Psalm 147:1-11, 20c and an Excerpt from A Song of Praise by Brian McLaren
February 4th, 2024
Fifth Sunday after the Epiphany10:30 a.m.
By Rev. Nicole M. Lamarche
Good morning again on this fifth Sunday after the Epiphany and can you believe there is just one more Sunday until we begin the season of Lent. Can’t you believe that? What a blessing we have this this moisture that our region needs so much.
Thank you Mother Nature!
It is wonderful that you have come in person or that you are joining online to be a part of this ancient and I am realizing increasingly odd tradition in our culture, of showing up every week for people of all kinds, from all places and perspectives, in the name of something that most of us here at least would best described as a mystery. Thank you for being here and for showing you for yourself, for one another, for Spirit to be Body of Christ in this time. I invite you now to take some deeper breaths, letting ourselves arrive, being able as best as we can to be in the moment, giving thanks for this day and the chance to be here together like this.
And I invite you as you are moved, to join me in this prayer from Psalm 19.
God may the words of my mouth and the meditations of all our hearts, be acceptable in your sight, our rock and our redeemer. Amen.
How good it is to sing praises!
That’s what we heard from the Psalmist. Praising for the stars, for the sun, for the moon…
The root of the word is about expressing admiration for what is most valuable to us. As you might already know, HALLELUJAH is the premier word for praise in the Hebrew Bible. It is not translated; it is really more like transliterated.
“Hallel” means to boast or brag on and “Jah” is a shortened form of the name for God. Praise God really or Let me brag on my God in one word.
The earliest use of the word praise in English was about assessing the price of something, deciding it’s value. So, it’s a word that asks us to say out loud what we care about the most in our lives, really and truly, in the deepest sense.
And as I was pondering all of this, over this week, I am realizing that when we make a point of pausing and praising the Universe for what we love, when we journal about it or pray about it, when we tell others our praise and say what it is that we value the most, what is worth the most to us, it gives clarity. The act itself is a gift. Praise is a way to sift through and let the most important parts be made known.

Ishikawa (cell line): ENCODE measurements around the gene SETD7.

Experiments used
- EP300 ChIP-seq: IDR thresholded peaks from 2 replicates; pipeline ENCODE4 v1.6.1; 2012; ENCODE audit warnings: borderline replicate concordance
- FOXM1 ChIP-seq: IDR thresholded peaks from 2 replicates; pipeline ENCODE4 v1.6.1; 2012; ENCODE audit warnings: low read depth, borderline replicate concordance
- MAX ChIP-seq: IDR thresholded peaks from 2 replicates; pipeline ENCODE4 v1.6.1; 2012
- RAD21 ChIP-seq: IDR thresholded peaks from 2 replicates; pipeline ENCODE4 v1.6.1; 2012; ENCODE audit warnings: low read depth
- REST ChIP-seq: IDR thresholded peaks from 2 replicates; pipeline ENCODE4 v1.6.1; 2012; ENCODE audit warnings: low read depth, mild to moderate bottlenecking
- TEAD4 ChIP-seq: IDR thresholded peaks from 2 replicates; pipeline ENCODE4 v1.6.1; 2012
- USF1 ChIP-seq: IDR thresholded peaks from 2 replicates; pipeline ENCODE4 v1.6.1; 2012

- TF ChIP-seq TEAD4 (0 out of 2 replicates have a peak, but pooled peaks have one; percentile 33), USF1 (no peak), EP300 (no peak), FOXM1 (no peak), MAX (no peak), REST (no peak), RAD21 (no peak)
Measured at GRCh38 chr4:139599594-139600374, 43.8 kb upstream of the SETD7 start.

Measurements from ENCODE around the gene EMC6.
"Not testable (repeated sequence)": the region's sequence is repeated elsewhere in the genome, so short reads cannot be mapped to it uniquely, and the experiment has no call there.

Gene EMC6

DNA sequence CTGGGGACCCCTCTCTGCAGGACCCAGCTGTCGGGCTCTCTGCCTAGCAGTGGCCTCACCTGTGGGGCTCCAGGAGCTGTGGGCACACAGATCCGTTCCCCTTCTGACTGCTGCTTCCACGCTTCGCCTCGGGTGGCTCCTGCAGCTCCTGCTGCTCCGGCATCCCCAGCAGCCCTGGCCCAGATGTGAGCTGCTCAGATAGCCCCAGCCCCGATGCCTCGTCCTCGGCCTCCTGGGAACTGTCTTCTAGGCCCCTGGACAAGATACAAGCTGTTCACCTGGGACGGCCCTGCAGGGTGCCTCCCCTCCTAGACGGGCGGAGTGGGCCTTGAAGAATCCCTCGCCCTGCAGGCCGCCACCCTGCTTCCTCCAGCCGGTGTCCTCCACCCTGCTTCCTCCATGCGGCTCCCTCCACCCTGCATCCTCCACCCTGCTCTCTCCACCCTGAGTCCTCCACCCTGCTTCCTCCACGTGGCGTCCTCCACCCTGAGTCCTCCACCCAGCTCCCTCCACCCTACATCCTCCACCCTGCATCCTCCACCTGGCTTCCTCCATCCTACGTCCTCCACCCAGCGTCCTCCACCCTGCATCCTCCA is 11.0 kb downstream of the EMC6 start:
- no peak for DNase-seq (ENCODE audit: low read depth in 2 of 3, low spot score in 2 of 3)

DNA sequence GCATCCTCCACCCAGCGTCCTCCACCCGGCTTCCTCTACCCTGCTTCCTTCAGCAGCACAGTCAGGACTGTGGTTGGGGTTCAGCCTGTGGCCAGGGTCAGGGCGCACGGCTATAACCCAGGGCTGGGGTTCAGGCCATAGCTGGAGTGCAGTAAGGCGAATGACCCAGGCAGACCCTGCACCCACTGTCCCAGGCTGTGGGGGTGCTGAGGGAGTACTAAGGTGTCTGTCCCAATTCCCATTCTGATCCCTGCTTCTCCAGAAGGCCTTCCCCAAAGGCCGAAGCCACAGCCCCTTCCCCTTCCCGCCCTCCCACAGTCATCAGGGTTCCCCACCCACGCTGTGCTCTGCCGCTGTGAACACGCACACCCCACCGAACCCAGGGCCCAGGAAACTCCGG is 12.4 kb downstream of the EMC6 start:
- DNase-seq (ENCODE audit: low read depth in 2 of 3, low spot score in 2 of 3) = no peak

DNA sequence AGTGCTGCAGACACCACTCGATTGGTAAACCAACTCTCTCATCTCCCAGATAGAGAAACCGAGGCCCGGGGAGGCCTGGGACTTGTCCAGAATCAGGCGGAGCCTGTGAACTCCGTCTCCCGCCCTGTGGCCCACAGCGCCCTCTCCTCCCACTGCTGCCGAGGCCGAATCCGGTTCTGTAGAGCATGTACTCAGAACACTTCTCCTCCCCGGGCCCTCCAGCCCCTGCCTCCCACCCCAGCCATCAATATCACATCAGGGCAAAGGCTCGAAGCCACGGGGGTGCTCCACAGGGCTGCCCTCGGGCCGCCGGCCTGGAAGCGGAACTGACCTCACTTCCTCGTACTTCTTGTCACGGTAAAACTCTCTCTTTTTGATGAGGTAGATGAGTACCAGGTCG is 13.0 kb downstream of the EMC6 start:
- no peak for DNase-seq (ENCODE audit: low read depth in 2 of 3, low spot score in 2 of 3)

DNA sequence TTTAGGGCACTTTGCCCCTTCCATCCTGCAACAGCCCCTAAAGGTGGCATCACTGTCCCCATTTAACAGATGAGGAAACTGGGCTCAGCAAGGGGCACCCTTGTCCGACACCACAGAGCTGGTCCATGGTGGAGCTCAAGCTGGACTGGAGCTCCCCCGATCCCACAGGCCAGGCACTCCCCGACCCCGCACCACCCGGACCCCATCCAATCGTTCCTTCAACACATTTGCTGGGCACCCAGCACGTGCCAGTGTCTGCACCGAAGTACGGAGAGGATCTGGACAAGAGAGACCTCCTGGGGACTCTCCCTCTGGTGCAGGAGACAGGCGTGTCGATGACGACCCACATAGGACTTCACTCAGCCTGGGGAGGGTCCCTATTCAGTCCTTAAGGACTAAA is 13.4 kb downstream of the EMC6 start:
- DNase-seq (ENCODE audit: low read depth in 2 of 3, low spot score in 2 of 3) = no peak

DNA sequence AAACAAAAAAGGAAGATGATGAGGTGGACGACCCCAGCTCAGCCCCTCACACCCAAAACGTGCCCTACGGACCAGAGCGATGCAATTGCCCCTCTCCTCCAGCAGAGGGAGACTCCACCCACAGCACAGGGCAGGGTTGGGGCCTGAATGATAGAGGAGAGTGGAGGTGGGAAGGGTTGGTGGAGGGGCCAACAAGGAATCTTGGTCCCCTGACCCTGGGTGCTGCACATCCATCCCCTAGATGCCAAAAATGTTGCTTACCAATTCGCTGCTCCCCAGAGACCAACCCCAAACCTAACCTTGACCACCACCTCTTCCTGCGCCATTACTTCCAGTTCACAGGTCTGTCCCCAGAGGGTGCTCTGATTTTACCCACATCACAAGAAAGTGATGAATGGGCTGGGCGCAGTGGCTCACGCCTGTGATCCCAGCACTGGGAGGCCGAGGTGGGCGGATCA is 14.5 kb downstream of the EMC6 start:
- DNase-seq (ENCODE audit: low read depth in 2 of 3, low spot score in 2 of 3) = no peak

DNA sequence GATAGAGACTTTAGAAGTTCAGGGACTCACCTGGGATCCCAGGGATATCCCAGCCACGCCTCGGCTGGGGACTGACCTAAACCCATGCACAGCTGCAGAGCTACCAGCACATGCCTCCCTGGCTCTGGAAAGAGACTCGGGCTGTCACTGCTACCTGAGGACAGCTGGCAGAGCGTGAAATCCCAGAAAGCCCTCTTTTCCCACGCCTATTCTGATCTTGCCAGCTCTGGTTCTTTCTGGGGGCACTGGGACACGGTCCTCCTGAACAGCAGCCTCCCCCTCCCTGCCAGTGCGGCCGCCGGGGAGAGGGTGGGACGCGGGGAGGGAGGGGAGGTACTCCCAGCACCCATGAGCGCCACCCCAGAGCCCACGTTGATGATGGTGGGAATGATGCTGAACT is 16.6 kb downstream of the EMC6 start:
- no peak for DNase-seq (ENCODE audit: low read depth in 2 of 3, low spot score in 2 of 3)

I don’t mean to say that God needs us to gather and bow down, I don’t mean it like that, rather what I mean is that what if collectively we have gotten better at critiquing what is wrong than praising what is right? I was sharing earlier that one of my experiences of Boulder as an educated, high achieving place is that people are much quicker to critique something than to praise something.
I don’t mean the manufactured niceness that has disallowed honesty and appropriate accountability or needed criticism and critical thinking, which seems like a kind of cultural fragility, what I mean is our ability to truly observe what is really good and give our energy to it. What I mean is our capacity to notice and praise what is great or working or strong, our ability to notice what is beautiful, cool or creative instead of just all that is wrong.
Have we lost some of our ability to praise?
Because I hear a lot about what isn’t wanted, what is feared, what is to be worried about, what problems there are, what troubles are here and are already to come, how dire certain situations seem to be, but are we as good at seeing what is working and helping to spread that as we are about noticing what isn’t? Are we as good at celebrating solutions that are serving the people they are meant to? Are we as capable of beginning our connections with one another by noticing what is good and seeing strengths? I was thinking of all of the things I wanted to offer praise for.
Praise for the stars, for the flatirons, for the kids, for their giggles. Praise for quiet mornings with arms wrapped around a warm mug, praise for purring cats, praise for the hoot of owls, praise for the sound of the creek, for warm bread, for long lasting love, praise for friends who care, for people who show up. Praise for music and moonrises and for this moment right now.
I wonder with all that is hard and wrong and how brittle some of us seem to be, what if our tendency to first find problems isn’t really serving us? What if it’s bringing us down? What if what we really need right now is praise for what is good?
Rachel Carson wrote that, “The more clearly we can focus our attention on the wonders and realities of the universe about us, the less taste we shall have for destruction.” It’s clear to me that it’s so much easier to tear down than to build. It’s easier to critique than to praise. But what if praise is what we need?
And as we heard from Brian McLaren, perhaps what we need is praise? Be praised, my Lord, through Brother Sun,who brings the light of day;He’s beautiful and radiant, like you!Be praised, my Lord, through Sister Moon,Through all her sister stars.They’re luminous and wonderful, like you!
I am going to give you a chance now to notice what is good and beautiful in your life. Knowing that each of us arrives from different places and perspectives, seeking different possibilities, I invite you now as you are comfortable and willing, to listen and/or share and reflect together for about 2 minutes on what I have offered.
Is praise a regular part of your life? Is it easier for you to find problems? If so, why or why not? How might praise be added into your life?
Beloved of God, let us not forget, how good it is to sing praises! May it be so. Amen.